But went straight to his task
Stopping just twice
To sip from a flask
He then lay his finger
aside of his nose.
What was that for?
Some signal? Who knows.
He sprang to his sleigh,
To his team gave a shout.
"Like whoa, Santa!.
Your shirttail is out!"
But he heard me exclaim
As he drove out of sight,
"Cut down, you old tub!
Your pants are too tight!"
To Saginaw: Your SO said, about someone with a serious illness, "so what, it's not terminal" and dismissed the complications of being on steriods as treatment? Oh, honey, I don't care what reason your ex had to call you, run from this toxic current girlfriend as fast as you can. Woman is COLD.
Carolyn Hax: I would say, so intensely self-interested that others don't properly register. Same end result, though, I'd imagine.
Not invited...: My boyfriend told me because he wants to go to the wedding, because he hasn't seen these friends in a while. We all attended the same grad school program together. He was popular. I was not.
Carolyn Hax: Well, then. I guess that makes the non-invitation a little cold and possibly a little childish, but not surprising. If you could find a way to say, "eh, go, have a great time," it might be liberating for all involved, you in particular.
I realize these aren't melee-fodder, but I'm just seeing them now and they're threads I wanted to tie up.
Who is donder?: I have always thought it was Donner. I'm crushed.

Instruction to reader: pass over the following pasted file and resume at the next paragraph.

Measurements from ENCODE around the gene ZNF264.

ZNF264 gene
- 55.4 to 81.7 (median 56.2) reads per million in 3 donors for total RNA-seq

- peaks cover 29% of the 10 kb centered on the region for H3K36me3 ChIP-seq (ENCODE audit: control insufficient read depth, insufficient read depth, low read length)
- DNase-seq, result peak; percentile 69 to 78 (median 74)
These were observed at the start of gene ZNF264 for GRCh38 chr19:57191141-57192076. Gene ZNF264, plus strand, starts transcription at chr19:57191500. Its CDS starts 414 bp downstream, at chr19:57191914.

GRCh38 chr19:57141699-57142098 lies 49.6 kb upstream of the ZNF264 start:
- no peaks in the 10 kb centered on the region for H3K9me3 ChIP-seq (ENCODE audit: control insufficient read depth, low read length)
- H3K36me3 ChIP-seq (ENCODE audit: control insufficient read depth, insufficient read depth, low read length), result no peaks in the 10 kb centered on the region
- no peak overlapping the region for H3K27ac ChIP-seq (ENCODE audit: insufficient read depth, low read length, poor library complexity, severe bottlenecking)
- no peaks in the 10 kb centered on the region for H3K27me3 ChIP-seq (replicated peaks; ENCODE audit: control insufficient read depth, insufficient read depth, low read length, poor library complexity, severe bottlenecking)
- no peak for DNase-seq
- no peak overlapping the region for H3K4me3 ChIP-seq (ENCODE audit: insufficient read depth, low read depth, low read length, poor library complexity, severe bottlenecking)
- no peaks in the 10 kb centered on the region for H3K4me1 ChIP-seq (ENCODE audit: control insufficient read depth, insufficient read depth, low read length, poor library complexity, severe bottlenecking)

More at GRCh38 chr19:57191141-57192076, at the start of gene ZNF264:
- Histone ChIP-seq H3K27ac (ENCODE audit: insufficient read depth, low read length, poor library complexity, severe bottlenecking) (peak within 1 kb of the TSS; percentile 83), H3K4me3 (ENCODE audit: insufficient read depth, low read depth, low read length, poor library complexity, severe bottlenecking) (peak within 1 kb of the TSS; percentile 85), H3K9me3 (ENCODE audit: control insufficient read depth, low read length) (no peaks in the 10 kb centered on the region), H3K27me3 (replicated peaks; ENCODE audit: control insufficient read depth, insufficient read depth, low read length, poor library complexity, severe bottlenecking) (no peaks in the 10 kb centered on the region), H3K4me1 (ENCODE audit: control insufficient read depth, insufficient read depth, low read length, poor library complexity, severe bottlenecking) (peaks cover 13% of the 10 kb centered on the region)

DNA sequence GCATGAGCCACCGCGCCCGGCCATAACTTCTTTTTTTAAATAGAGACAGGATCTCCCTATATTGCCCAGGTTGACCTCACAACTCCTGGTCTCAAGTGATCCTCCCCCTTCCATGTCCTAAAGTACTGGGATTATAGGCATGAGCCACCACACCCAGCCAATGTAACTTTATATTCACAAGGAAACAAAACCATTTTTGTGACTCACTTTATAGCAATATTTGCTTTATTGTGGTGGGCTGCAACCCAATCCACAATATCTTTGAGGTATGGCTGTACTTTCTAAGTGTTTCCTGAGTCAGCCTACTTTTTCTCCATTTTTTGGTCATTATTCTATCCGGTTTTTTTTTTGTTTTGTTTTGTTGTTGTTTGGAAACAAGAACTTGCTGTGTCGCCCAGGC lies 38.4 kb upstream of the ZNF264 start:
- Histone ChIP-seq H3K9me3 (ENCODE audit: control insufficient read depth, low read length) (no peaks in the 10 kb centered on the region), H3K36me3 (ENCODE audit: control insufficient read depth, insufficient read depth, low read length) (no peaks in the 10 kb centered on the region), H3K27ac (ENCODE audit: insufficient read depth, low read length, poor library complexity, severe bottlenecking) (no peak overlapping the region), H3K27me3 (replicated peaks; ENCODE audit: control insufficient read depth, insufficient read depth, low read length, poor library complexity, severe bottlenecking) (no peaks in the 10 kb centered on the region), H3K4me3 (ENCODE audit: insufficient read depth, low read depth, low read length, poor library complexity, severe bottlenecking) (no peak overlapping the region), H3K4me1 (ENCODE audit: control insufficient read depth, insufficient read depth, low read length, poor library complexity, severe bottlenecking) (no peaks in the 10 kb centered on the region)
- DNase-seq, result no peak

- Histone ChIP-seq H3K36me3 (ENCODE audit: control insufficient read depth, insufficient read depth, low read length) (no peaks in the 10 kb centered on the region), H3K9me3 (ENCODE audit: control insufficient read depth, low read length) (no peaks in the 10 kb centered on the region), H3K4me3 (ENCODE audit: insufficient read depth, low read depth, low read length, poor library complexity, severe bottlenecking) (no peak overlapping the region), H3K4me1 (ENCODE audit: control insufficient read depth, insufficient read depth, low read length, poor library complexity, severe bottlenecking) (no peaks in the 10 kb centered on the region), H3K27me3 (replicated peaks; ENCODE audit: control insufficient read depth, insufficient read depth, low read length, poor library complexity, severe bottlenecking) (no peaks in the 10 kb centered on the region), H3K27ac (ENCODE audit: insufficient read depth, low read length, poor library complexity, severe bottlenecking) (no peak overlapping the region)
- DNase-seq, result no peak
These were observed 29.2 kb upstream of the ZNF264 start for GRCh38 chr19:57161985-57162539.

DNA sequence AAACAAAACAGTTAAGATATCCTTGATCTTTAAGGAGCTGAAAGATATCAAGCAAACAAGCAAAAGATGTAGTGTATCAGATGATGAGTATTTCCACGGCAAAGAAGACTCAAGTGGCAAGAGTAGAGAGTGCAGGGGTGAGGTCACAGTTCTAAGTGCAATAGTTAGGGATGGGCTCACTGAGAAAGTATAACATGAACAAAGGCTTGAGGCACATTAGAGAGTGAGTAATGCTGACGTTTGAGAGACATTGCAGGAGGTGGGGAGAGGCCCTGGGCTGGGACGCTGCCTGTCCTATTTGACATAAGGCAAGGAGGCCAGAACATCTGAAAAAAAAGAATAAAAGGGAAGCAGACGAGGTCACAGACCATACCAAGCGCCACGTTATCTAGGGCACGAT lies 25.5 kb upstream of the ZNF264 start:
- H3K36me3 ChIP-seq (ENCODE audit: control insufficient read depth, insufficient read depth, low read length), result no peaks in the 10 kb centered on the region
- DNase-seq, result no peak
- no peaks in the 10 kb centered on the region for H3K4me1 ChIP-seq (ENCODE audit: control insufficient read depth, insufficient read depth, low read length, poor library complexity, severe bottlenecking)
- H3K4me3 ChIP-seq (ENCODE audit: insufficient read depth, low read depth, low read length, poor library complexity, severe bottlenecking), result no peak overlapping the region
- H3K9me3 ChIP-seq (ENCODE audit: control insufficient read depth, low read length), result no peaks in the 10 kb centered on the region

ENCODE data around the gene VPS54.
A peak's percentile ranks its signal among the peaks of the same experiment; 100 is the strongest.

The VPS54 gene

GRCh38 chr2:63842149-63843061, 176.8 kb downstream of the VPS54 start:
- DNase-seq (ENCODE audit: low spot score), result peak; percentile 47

Carolyn Hax: Yep. Donder. Another childhood vision crushed. Next!
Reston, Va.: My family finally got to a point where we simply cannot afford to exchange presents with everyone. Actually, we hit that point five YEARS ago, but an attempt to draw names ended badly when two of the relatives came to the celebration with gifts for everyone because they "just kept seeing stuff that would be perfect for X." Everyone who stuck to the name thing felt like hell.
So this year we said "no presents at all, just warmth and love and letters." The two miscreants from the last debacle were the ones who suggested it, so we thought we were safe.
Unfortunately, the matriarch, age 75, announced at Thanksgiving that we were a bunch of Scrooges, ruining Christmas, and she was buying presents for everyone anyway.
There are twenty eight of us, now. Her presents are legendarily awful. Now the ones who broke the embargo last time are talking about buying a few small things to compensate.
The question is... can I come to your house this year, Carolyn?
Carolyn Hax: Sure! I will guarantee presents awfuler. Piles of them, all of them hard to carry and harmful to landfills.
Pop's Christmas "poetry": Dude! I had no idea, like, your dad was, like, a Valley Girl. Whoa. Heavy.
Carolyn Hax: He was like, so scared you wouldn't like it?
Bacon Bikini Bottoms: This summer on the way back from a beach camping trip, the bacon grease in the trash bag somehow leaked into my dufflebag. The bottom to my bikini ended up covered in bacon grease, and even after repeated washings, still smell like bacon.
I don't know the origin of bacon pants, but I thought you might appreciate knowing that I now have their summer counterpart, a pair of bacon bikini bottoms.
Carolyn Hax: Does the bacon smell get stronger when you sunbathe? Or is that too much to ask.
Thanks from Saginaw: Thanks, Carolyn.
I resisted the temptation to respond to her email by saying that the problem was her trust issues, not my past girlfriends. She acknowledged as much last summer, and if we got as far as premarital counseling, we both knew that her trust issues would be a large topic.
I didn't even mention her problem with my ex-WIFE. She thought I was too willing to adjust the parenting schedule, despite the fact she did the same with her ex. And I was way too generous in the settlement.
The sad part is that, if it was just us, we'd be great. But it's never just two people, is it?